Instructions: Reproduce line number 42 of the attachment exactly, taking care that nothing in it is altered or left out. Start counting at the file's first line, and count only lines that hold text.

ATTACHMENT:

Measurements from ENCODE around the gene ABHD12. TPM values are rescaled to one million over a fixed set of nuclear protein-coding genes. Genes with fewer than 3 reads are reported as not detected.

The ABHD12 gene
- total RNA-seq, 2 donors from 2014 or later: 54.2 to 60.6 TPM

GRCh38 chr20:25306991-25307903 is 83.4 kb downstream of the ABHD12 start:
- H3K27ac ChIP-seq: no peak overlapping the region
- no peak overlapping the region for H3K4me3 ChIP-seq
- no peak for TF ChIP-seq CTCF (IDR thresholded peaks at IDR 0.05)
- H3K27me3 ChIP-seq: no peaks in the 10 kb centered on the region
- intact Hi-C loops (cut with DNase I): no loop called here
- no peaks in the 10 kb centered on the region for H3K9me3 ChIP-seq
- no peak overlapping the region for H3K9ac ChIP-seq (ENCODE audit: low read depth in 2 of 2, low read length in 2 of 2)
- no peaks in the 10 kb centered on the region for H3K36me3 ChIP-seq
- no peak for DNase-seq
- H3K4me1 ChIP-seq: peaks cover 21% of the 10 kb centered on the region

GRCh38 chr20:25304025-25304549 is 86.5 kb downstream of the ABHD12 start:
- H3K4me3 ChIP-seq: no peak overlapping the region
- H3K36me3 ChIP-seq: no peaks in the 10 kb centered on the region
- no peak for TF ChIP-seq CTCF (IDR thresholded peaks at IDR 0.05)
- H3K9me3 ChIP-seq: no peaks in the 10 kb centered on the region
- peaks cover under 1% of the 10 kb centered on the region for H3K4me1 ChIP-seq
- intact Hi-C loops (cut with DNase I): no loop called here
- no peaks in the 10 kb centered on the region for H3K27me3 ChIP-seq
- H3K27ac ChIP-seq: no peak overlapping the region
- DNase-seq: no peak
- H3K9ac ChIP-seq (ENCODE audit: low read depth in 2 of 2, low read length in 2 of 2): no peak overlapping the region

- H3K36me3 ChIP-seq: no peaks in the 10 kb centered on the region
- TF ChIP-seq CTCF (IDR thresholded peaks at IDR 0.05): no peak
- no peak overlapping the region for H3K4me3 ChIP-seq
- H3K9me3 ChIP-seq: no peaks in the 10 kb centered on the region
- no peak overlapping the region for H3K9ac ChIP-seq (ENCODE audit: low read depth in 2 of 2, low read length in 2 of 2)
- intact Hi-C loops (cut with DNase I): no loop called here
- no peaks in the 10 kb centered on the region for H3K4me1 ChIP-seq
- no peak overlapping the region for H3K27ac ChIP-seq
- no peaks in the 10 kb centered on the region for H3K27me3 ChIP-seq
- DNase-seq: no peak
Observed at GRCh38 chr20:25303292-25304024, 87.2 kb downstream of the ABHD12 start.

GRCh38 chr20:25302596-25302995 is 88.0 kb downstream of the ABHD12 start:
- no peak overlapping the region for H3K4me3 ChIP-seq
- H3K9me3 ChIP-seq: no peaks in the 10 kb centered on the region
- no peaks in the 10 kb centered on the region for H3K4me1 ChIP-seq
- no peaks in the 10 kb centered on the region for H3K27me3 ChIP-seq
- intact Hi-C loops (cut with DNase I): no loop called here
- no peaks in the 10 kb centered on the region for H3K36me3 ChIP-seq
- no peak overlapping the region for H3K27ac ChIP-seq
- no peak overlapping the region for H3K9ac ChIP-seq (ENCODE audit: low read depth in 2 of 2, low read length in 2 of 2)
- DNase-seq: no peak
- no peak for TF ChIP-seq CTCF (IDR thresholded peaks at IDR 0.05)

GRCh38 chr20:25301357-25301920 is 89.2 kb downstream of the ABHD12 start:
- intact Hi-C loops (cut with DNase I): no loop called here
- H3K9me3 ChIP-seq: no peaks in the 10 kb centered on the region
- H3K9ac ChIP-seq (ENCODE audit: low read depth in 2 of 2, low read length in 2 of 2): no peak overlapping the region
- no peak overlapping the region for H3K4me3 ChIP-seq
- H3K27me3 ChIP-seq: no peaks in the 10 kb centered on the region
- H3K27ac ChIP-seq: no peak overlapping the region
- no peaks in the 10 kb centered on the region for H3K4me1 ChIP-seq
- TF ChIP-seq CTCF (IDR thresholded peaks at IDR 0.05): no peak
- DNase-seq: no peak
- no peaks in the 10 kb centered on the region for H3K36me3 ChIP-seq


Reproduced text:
- intact Hi-C loops (cut with DNase I): no loop called here